"Jesus, Philippa", broadcaster Chris Lynch said to his childhood friend as they prepared to re-enact a photo first taken when they were toddlers.

"What's that bloody thing on your face? You need to get that thing checked. It looks a bit off".

That thing turned out to be skin cancer. And straight-talking Lynch, a Newstalk ZB host, might've saved his friend's life.

Philippa Matheson and Chris Lynch, pictured this summer re-enacting a photo taken when they were toddlers. Photo / Supplied
Philippa Matheson and Chris Lynch, pictured this summer re-enacting a photo taken when they were toddlers. Photo / Supplied

"I was in a bolshy mood," he said of the day this summer when he and his friend, Brisbane-based school counsellor Philippa Matheson, met to re-enact the photo at Matheson's childhood home in Christchurch.

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"I said to her, 'That thing on your face looks like a cancer'."

Matheson told the Herald she'd seen her doctor about the spot, which looked like a small scab with odd shading around it, a few months earlier. She was given a cream and told to come back if it didn't clear the spot up.

The spot remained, but the 37-year-old didn't return to her doctor.

"I have three kids so I hadn't got around to going back."

Matheson told Lynch the spot was "all good", but he was so worried he sent a photo to his dermatologist friend Dr Ken Macdonald, Lynch said.

"He said it was some kind of dodgy cancerous thing, I can't remember the name, and that when she goes back to Australia to get it cut out."

A close up of the spot on Philippa Matheson's temple, which was later found to be cancerous. Photo / Supplied
A close up of the spot on Philippa Matheson's temple, which was later found to be cancerous. Photo / Supplied

The spot turned out to be skin cancer, but it was discovered early enough that once it was cut out Matheson was in the clear.

She was grateful her friend - whom she'd known all her life after their mothers met during long weeks staying in hospital after both gave birth prematurely - had chosen to speak up.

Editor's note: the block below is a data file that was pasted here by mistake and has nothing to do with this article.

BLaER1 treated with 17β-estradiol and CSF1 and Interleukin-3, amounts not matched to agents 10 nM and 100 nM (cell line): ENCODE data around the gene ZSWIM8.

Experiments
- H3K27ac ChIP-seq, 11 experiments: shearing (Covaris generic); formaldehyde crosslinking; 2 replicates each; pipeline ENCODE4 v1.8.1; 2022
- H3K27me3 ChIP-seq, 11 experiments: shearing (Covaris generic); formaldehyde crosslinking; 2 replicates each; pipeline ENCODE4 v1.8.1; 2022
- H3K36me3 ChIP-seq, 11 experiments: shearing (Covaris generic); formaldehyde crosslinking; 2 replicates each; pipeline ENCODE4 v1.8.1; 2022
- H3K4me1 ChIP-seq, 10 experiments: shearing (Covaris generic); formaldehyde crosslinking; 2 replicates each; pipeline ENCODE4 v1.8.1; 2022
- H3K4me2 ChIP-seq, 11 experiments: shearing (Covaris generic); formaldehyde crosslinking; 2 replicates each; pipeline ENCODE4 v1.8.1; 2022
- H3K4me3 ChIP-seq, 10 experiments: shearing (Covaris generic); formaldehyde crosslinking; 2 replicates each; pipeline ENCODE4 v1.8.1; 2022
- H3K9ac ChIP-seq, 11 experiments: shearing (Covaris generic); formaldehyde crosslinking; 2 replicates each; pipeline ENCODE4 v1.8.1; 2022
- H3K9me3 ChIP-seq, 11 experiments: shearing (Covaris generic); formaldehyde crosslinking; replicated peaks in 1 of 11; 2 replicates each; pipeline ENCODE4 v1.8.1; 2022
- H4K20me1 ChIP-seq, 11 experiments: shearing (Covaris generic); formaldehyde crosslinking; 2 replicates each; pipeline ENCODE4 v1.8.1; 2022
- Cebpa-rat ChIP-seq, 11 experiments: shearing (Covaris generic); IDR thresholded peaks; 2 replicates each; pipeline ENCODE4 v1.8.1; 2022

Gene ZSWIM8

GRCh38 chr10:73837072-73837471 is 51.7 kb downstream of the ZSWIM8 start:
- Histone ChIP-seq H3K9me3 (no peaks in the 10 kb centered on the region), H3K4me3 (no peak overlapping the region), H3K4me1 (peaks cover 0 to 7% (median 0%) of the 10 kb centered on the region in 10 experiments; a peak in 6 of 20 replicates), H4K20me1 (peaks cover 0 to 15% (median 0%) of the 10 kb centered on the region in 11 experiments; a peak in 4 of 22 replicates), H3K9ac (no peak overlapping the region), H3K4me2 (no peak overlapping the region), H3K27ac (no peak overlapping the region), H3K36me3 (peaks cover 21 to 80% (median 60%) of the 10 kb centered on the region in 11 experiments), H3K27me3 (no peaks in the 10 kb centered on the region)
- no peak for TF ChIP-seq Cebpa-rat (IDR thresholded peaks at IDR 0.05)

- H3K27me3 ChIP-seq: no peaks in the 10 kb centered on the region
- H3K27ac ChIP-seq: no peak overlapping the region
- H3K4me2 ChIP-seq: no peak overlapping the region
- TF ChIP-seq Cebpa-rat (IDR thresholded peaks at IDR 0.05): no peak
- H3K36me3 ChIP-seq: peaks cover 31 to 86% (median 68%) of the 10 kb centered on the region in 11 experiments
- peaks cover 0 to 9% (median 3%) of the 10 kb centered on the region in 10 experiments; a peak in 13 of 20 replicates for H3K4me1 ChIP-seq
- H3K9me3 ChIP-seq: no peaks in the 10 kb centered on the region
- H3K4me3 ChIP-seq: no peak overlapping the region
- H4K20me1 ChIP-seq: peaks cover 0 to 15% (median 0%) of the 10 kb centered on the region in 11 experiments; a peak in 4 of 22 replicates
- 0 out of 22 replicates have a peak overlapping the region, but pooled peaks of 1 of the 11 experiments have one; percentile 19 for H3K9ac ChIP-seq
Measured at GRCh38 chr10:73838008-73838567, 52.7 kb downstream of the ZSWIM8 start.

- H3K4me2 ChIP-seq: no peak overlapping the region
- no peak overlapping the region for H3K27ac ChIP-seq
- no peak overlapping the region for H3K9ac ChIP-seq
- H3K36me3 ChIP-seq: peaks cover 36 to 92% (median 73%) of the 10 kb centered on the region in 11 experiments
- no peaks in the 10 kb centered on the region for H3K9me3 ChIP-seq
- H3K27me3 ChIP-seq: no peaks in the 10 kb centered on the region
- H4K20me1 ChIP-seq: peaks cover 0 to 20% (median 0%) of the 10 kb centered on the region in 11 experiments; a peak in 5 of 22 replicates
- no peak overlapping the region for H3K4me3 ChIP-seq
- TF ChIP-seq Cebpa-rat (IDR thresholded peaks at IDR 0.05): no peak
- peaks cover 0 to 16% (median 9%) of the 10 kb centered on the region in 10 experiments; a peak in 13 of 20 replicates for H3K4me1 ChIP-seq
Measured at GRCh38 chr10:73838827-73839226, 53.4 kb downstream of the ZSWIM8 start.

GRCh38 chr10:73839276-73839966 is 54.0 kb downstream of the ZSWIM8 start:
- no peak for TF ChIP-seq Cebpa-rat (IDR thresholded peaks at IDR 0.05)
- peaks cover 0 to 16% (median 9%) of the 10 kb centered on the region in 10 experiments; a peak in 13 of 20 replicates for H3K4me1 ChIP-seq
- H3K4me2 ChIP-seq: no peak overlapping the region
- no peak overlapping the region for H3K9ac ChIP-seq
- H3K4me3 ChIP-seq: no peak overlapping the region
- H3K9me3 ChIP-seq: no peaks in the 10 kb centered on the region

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"He was gutsy enough to say something and he was very serious and firm about it."

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The friends were sharing the story in the hope others would get the message that any skin changes should be checked out as soon as possible.

Matheson is a lovely person and he was so relieved she was okay, Lynch said.

The broadcaster was about to fly to the Gold Coast when Matheson texted to say the spot had turned out to be cancerous.

"I had a bit of a cry on the plane, just thinking, 'Thank God' [I said something]."

Philippa Matheson and Chris Lynch, pictured in the mid 1980s. At a re-enactment of the photo more than 30 years later, Lynch spotted a cancerous spot on Matheson's head. Photo / Supplied
Philippa Matheson and Chris Lynch, pictured in the mid 1980s. At a re-enactment of the photo more than 30 years later, Lynch spotted a cancerous spot on Matheson's head. Photo / Supplied

Macdonald, speaking on Lynch's Newstalk ZB show today, said the main message was to "get in early" if you're concerned.

"If it has just come up as a scab then obviously everybody gets these all time, and so you give things a little time and see if they settle down. But if there are features ... abnormal pigment or colour, or a collection of blood vessels which are unusual, then it's better to have it looked at.

"Most skin cancers, including melanoma, are diagnosed early and that's really what all the publicity is about - get in early and have someone look at [it] who can make a diagnosis."